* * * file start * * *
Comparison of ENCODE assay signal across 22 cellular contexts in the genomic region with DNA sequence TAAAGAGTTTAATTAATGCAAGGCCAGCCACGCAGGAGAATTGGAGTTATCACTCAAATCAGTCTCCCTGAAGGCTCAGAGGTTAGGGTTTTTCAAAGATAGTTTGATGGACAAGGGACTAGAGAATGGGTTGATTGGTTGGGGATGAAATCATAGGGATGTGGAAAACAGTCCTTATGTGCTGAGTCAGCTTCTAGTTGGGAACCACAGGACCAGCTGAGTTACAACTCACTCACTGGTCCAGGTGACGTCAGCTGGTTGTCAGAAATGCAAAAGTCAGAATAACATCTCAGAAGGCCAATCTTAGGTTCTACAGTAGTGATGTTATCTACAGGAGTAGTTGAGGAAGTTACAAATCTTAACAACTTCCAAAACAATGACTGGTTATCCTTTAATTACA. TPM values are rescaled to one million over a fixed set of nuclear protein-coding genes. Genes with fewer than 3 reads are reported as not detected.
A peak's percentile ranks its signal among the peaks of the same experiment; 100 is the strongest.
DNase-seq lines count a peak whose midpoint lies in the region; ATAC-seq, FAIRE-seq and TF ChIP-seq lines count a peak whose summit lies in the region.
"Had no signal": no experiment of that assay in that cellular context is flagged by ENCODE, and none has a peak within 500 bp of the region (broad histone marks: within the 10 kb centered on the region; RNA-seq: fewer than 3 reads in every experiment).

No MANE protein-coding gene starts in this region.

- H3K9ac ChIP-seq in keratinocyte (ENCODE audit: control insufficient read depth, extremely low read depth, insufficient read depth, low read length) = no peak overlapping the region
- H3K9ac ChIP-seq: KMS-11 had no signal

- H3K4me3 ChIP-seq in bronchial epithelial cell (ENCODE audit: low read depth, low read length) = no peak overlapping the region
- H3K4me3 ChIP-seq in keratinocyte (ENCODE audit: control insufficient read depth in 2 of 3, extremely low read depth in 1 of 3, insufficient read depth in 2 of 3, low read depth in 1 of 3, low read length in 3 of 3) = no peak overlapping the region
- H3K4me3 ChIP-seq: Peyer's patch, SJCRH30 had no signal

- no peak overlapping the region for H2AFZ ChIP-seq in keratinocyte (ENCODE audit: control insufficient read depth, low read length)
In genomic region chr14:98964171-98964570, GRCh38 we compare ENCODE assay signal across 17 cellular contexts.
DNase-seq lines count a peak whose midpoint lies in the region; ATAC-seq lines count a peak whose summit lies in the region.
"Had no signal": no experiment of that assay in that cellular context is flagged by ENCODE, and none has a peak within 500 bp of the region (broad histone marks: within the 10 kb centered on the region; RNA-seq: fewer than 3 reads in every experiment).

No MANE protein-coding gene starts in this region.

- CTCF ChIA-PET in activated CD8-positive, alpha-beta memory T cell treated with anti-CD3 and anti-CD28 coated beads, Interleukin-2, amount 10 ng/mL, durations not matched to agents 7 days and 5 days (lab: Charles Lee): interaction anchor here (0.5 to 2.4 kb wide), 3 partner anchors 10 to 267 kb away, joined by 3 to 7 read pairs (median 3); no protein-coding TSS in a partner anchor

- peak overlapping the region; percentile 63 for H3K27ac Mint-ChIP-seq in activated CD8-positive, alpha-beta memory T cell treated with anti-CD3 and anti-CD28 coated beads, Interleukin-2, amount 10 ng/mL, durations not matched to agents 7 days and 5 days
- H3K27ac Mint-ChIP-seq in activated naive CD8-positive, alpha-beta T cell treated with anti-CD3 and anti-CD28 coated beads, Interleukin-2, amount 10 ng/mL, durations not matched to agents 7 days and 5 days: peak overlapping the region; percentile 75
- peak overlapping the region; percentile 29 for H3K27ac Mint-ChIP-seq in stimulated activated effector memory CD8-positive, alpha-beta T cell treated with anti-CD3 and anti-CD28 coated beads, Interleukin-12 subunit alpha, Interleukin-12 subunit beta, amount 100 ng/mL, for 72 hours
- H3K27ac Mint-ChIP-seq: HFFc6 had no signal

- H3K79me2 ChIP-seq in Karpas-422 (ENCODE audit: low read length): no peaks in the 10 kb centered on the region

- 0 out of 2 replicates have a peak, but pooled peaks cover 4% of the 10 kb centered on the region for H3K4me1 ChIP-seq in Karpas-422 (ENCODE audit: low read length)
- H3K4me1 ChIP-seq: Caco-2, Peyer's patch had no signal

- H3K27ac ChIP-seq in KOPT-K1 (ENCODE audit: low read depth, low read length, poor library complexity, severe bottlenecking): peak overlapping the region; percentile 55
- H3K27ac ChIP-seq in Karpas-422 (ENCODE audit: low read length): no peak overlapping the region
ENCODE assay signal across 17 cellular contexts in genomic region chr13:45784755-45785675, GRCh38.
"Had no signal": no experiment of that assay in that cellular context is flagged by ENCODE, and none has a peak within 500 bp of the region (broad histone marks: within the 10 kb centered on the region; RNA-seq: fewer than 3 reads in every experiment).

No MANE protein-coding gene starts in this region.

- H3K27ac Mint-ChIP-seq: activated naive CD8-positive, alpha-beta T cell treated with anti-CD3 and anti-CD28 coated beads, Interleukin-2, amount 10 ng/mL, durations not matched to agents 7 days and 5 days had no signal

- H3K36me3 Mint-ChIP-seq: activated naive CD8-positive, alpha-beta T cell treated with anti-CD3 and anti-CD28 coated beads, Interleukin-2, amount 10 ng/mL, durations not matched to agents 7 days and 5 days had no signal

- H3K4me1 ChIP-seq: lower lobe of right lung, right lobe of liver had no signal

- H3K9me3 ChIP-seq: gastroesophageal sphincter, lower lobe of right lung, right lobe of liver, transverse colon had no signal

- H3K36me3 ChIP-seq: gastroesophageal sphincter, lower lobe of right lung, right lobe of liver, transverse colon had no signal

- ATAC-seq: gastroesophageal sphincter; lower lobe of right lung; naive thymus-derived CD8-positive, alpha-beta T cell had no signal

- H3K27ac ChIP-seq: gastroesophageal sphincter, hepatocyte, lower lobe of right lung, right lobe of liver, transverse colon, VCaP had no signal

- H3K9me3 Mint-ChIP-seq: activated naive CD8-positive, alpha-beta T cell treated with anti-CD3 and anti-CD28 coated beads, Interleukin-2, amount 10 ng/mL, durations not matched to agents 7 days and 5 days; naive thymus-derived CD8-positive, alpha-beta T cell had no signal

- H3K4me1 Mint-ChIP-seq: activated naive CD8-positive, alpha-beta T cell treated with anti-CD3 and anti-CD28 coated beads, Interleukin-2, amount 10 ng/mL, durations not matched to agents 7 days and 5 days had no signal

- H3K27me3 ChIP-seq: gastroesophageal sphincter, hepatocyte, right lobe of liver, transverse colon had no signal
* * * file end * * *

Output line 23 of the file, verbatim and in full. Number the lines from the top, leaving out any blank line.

- H3K4me1 ChIP-seq: Caco-2, Peyer's patch had no signal